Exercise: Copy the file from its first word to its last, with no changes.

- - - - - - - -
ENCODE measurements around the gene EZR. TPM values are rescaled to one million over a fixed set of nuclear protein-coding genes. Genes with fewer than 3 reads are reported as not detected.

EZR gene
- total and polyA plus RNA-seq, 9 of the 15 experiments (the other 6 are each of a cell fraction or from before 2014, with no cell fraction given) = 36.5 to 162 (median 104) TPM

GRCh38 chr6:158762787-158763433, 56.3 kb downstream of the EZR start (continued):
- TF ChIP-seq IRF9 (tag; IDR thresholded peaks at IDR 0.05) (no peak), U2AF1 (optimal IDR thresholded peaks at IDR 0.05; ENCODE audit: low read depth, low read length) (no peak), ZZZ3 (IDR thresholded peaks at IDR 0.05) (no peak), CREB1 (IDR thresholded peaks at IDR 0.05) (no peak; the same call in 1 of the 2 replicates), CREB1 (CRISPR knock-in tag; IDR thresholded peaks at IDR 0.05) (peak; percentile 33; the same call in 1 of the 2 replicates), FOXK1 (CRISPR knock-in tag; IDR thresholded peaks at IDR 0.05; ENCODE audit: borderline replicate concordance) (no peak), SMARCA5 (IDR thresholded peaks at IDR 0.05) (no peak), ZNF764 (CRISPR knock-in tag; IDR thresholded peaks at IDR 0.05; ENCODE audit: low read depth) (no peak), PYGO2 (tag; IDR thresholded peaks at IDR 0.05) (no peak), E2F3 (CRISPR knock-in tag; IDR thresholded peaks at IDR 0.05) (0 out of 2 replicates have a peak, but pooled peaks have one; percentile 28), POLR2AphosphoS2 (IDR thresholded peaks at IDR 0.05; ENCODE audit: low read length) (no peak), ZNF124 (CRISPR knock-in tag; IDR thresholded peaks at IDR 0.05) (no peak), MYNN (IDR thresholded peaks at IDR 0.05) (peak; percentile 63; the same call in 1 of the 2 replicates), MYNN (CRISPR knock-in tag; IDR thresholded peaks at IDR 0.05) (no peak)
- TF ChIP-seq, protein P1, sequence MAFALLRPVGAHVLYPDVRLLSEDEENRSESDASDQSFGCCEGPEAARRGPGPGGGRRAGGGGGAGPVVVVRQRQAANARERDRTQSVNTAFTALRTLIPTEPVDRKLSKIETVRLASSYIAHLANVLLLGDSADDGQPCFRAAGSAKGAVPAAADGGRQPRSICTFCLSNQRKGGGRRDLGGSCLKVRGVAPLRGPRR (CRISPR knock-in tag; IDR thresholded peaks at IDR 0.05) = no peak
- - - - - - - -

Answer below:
ENCODE measurements around the gene EZR. TPM values are rescaled to one million over a fixed set of nuclear protein-coding genes. Genes with fewer than 3 reads are reported as not detected.

EZR gene
- total and polyA plus RNA-seq, 9 of the 15 experiments (the other 6 are each of a cell fraction or from before 2014, with no cell fraction given) = 36.5 to 162 (median 104) TPM

GRCh38 chr6:158762787-158763433, 56.3 kb downstream of the EZR start (continued):
- TF ChIP-seq IRF9 (tag; IDR thresholded peaks at IDR 0.05) (no peak), U2AF1 (optimal IDR thresholded peaks at IDR 0.05; ENCODE audit: low read depth, low read length) (no peak), ZZZ3 (IDR thresholded peaks at IDR 0.05) (no peak), CREB1 (IDR thresholded peaks at IDR 0.05) (no peak; the same call in 1 of the 2 replicates), CREB1 (CRISPR knock-in tag; IDR thresholded peaks at IDR 0.05) (peak; percentile 33; the same call in 1 of the 2 replicates), FOXK1 (CRISPR knock-in tag; IDR thresholded peaks at IDR 0.05; ENCODE audit: borderline replicate concordance) (no peak), SMARCA5 (IDR thresholded peaks at IDR 0.05) (no peak), ZNF764 (CRISPR knock-in tag; IDR thresholded peaks at IDR 0.05; ENCODE audit: low read depth) (no peak), PYGO2 (tag; IDR thresholded peaks at IDR 0.05) (no peak), E2F3 (CRISPR knock-in tag; IDR thresholded peaks at IDR 0.05) (0 out of 2 replicates have a peak, but pooled peaks have one; percentile 28), POLR2AphosphoS2 (IDR thresholded peaks at IDR 0.05; ENCODE audit: low read length) (no peak), ZNF124 (CRISPR knock-in tag; IDR thresholded peaks at IDR 0.05) (no peak), MYNN (IDR thresholded peaks at IDR 0.05) (peak; percentile 63; the same call in 1 of the 2 replicates), MYNN (CRISPR knock-in tag; IDR thresholded peaks at IDR 0.05) (no peak)
- TF ChIP-seq, protein P1, sequence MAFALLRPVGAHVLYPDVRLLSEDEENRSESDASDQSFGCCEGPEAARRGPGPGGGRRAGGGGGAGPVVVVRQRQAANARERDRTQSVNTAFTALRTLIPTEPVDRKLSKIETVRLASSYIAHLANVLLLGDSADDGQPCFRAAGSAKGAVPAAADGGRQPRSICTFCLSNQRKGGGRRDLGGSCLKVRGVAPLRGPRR (CRISPR knock-in tag; IDR thresholded peaks at IDR 0.05) = no peak